The selection of corn hybrids and soybean and small grain varieties has a major influence on yield and overall profitability of crop production. The disparity in yield between varieties on both ends of the spectrum is quite large. At the University of Wisconsin, corn hybrid research has shown an average yield spread of 70 bushels/acre from the top to bottom performing hybrids. For soybean variety research, the spread between varieties has shown a 25 bushels/acre range. These yield differences are observed as input levels and crop management decisions remain constant. The resulting variance in crop yield is attributed to the variety’s genetic potential and its expression to the seasonal weather conditions.
Begin seed selection by reviewing multi-site replicated university research. Hybrids and varieties tested at multiple locations over more than one year provide a higher probability of performing as expected. These results are unbiased and conducted under consistent protocols such as agronomic management, replication across the landscape and statistical analysis. Other sources of yield information include, on-farm plots, seed company trials and local agronomist recommendations. This data should be viewed as a supplement to multi-site university performance trial data.
Corn Hybrid Performance Trials are conducted each year in Wisconsin to evaluate grain, silage, and organic corn hybrid performance. It is a “Consumer Report” of corn hybrid performance for the state. These trials are established at multiple locations in four growing zones within the state. Yield, grain moisture, and standability (resisting lodging) are measured as performance indicators. Silage measurements include yield, moisture, NDF, Starch content, NDFD, Milk per Ton, and Milk per Acre.
Soybean Variety Performance Trials are conducted each year across multiple locations in four growing zones within Wisconsin. Conventional and herbicide tolerant varieties are measured and evaluated for yield, percent protein and oil content. A full disease rating report is also completed on the variety plots across the state through collaborative work with the Badger Crop Doc team.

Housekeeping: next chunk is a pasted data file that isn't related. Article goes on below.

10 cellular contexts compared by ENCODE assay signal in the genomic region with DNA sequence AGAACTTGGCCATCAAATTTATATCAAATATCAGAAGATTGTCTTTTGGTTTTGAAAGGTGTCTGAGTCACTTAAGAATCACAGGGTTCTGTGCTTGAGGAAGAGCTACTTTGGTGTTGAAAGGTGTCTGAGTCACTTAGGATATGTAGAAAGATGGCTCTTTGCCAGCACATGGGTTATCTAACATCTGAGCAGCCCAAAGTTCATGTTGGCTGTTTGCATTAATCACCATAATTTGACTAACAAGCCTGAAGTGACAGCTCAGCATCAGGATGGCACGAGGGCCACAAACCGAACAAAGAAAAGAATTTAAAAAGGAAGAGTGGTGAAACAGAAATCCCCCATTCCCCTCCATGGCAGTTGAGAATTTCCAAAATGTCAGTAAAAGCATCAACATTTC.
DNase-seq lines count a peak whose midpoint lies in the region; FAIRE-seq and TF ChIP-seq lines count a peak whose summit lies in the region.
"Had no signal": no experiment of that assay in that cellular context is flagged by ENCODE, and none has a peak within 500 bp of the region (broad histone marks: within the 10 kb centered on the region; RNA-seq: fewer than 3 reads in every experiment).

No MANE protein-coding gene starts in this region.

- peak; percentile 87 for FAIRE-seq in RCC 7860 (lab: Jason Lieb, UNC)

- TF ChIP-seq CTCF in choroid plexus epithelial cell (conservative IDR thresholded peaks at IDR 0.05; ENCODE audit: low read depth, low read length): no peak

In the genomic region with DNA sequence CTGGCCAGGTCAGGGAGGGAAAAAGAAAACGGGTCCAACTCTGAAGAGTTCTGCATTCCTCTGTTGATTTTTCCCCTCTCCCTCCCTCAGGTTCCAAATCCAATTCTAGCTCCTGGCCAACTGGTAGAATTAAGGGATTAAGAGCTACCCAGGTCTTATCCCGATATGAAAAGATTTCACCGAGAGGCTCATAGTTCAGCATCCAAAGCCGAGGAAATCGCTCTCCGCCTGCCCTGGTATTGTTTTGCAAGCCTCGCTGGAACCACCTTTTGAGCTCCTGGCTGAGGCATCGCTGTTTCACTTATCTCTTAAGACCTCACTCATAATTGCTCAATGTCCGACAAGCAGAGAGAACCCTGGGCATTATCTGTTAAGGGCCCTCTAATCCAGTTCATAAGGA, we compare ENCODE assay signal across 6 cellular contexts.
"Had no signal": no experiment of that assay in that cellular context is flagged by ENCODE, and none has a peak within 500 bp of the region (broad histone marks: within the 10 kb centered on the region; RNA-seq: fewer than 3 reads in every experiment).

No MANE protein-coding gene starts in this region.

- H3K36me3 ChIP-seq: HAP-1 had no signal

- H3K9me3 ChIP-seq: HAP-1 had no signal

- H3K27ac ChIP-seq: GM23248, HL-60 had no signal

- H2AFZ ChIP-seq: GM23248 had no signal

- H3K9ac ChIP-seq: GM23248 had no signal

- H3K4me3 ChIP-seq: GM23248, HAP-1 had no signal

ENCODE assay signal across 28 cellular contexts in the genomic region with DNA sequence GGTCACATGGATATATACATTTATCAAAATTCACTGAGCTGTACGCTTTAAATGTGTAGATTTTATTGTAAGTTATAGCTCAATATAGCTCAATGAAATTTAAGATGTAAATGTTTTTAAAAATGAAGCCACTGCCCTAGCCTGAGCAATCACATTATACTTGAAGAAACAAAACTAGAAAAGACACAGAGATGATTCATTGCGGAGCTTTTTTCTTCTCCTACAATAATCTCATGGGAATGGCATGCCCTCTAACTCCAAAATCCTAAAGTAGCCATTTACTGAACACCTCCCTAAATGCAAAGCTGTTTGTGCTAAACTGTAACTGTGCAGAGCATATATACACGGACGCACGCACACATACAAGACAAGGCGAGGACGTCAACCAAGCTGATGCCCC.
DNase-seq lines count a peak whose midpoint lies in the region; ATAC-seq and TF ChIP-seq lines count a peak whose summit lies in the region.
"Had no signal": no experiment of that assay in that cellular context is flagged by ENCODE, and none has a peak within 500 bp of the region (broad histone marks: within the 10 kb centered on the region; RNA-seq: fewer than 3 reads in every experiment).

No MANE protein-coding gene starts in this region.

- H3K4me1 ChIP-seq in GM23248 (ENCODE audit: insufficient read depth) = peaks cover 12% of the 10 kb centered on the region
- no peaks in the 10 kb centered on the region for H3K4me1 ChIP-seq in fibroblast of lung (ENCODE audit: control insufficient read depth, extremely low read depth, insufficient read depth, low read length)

Small Grain Performance Trials are conducted at various locations within Wisconsin each year. The performance indicators measured include yield, test weight, plant lodging and crop height. The varieties are rated for disease severity by the Badger Crop Doc team. This disease severity rating gives farmers and agronomists another tool to use in seed selection and crop protection decisions for the upcoming year.
Seed costs are a major component of the cost of production for grain crops. Using good information to make seed selection decisions is one way to help reduce some of the risk in a crop enterprise. The Crop Seed Price Calculator calculates the per acre seed cost for any crop and accounts for differences in itemized costs and crop marketing conditions.
A grower’s pest management program for the upcoming year is centered on the seed selection decision. Anticipating the pest injury risk and selecting appropriate hybrids, varieties, and traits to match is an important part of the crop plan. Decision points include the potential for insect damage, weed pressure, and disease outbreaks. The Handy Bt Trait Table is updated each year with the most current transgenic seed traits available. This resource is helpful for establishing a rotation of pest management modes of action in corn production. Herbicide resistant weed populations affect the seed selection decision. Discuss a weed management plan with a trusted crop advisor before selecting transgenic seed traits. Ask the seed supplier for disease resistance ratings on hybrids and varieties of interest. The disease triangle requires three factors present before disease is identified in a field. These are a host plant, the pathogen, and favorable environmental conditions. The unique weather conditions of each growing season are managed in season with tools like Tarspotter or Sporecaster which predict the timing and presence of disease onset. Refer to the most current version of UW A3646 for additional pest management recommendations.